• Sacy says:

    @Dasha Even though they are big dogs you should still be able to control them with a harness or something similar to it, and if you cant control your dogs dont blame their behivor, its YOUR fault. You are the one that ownes the dog right? Then you should be able to handle it without hurting it. Also, just b/c you work at an animal shelter does not mean you know how the dogs feel to get tugged and pulled.

  • Megan says:

    im going to start carrying a harness in my purse with a note of the dangers of choke chains and i will give it to anyone i see with a choke chain :) whos with me?

  • Chris says:

    My shih-tzu is not the best trained fur baby ever & was always pulling on the leash choking him self (he just can not miss going tinkle on ever bush, wild onions, etc.) so I got him one of the new mesh harness. He loves it! Plus it looks so cute on him since it is pink and he is chocolate and white. But I wonder if I should keep a collar on him so he can have his tags on at all times?

  • florafauna77 says:

    Perhaps if one was to properly train a pitbull or rot or any other bigger dog from when they’re a puppy on how to walk correctly on a leash, you wouldnt need a choke chain. Patience, not pain people. Dasha, honestly, how many people do you think “correctly” use a choke chain? It does cause pain.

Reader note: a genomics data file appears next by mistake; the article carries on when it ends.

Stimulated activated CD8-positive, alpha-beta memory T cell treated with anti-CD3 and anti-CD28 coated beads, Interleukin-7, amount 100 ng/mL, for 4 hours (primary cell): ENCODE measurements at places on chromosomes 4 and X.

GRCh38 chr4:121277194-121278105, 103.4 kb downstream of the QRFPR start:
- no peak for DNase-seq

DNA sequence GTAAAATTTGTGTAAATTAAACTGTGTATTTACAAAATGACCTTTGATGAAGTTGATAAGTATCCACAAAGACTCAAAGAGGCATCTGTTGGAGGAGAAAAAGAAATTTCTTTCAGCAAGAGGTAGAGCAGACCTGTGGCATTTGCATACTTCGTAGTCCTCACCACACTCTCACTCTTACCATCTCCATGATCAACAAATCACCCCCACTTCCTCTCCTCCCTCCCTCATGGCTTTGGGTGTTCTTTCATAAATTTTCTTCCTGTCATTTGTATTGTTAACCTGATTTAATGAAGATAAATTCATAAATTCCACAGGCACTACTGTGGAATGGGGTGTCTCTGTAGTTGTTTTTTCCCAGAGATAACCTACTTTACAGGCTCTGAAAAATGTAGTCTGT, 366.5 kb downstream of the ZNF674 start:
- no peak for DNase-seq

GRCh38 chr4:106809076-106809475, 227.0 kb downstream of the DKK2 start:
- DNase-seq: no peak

• Ashley says:

    Prong, choke, and shock collars are all bad! If you want a dog to walk well on a leash it’s called training and positive reinforcement to get the desired results. And dasha just because it is a collar used for ‘training’ doesn’t mean that’s what most people use them for. Other training techniques are much more effective than a prong collar…it’s wrong, you wouldn’t put a prong collar on your child so why is it acceptable for a dog? It’s NOT!

  • John says:

    Without a doubt, pitbulls and rotts need a choke chain when you are walking them. These dogs are easily powerful enough to rip a regular leash right out of your hands as soon as they see a poodle they want to get their powerful jaws around. A choke chain on a pit will save more disasters, then anything the chain would do to the dog itself.

  • dasha says:

    actually prong collars are used for training big dogs such as pit-bulls and rottweilers not to pull while on walks i work at an animals shelter and you have the completely wrong idea it doesn’t hurt the dog unless you pull back on it which can damage the sternum, and if that’s the case the dogs should be wearing a harness. if the dig pull its meant to give a poke and then learn from that. it doesn’t put the dog into any crippling about of pain of long term damage.